"You want to do your best to avoid stress going from the hand to the wrist, the wrist to the forearm, the forearm to the bicep, the bicep to the shoulder, and then the shoulder to the neck, which then shoots it all the way down the back," Hamberger says.
It's unlikely you will get hurt right away, but the cumulative effects of holding something makes you more susceptible to future injuries.
So how can you become a hands-free runner?
Most shorts come equipped with pockets. If you only have keys or a small music player, try to put them in your pocket during your next run.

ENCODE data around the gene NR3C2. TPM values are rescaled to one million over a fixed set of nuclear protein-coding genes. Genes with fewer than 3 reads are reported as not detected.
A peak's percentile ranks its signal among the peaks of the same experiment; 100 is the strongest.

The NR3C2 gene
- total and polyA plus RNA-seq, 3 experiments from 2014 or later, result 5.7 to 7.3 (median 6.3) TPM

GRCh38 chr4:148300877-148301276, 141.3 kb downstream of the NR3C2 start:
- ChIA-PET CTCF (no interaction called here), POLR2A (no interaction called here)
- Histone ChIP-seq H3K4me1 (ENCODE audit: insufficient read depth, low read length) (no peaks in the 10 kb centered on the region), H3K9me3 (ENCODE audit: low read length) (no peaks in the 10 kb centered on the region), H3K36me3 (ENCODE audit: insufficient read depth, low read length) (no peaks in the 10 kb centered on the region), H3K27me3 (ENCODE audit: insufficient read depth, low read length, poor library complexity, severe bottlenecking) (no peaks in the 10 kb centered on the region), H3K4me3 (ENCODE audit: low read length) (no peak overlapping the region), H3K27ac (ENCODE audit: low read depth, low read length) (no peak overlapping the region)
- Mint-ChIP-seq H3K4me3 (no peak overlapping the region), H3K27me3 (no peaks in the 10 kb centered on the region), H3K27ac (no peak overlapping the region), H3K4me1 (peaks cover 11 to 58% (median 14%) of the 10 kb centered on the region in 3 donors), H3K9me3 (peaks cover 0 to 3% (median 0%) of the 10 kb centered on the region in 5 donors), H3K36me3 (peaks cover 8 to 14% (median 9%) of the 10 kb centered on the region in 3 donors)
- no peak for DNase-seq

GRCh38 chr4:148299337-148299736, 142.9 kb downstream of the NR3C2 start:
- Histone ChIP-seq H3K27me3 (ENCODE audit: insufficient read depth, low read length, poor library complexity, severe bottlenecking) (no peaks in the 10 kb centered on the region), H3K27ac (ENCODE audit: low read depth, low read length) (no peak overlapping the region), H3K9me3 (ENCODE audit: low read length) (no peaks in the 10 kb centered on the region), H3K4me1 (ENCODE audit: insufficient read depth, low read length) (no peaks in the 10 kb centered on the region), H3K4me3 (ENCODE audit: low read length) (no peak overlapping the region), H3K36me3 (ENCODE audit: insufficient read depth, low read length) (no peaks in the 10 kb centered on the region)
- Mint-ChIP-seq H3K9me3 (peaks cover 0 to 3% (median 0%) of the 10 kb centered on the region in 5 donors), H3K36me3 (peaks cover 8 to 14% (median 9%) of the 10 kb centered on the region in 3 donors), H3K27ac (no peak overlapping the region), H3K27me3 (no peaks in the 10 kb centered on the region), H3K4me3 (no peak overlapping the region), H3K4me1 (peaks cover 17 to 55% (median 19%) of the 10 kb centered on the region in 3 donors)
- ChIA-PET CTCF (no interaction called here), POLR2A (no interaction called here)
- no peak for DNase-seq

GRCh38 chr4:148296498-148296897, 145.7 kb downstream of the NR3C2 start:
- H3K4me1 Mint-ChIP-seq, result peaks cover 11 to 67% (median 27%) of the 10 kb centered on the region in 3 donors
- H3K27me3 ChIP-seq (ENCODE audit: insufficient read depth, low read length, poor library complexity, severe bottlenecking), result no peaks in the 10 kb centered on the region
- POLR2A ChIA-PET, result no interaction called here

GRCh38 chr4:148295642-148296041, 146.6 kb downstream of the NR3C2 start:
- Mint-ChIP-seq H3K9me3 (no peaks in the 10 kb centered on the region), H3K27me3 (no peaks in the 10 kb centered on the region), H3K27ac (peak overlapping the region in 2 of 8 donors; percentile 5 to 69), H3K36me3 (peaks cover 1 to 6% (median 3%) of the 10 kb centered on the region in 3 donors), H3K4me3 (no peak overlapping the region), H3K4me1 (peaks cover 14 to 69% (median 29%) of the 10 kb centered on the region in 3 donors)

It may feel uncomfortable to start, but over time you should get used to it. You may also notice how liberating it feels to have nothing in your hands for a change.
If you need your music, but don't like using pockets or your shorts don't have any, consider purchasing an arm-strap case. These are great options for phones and other music players.
Hydration Packs and Belts
For runners who need hydration during their run, Hamberger recommends fuel belts and hydration vests or packs.
As with other alternatives, it will take time to adjust to running with a belt around your waist or a pack strapped to your back. But having the ability to carry dozens of ounces of liquid without holding something in your hands is a worthwhile investment.
Sign up for your next race.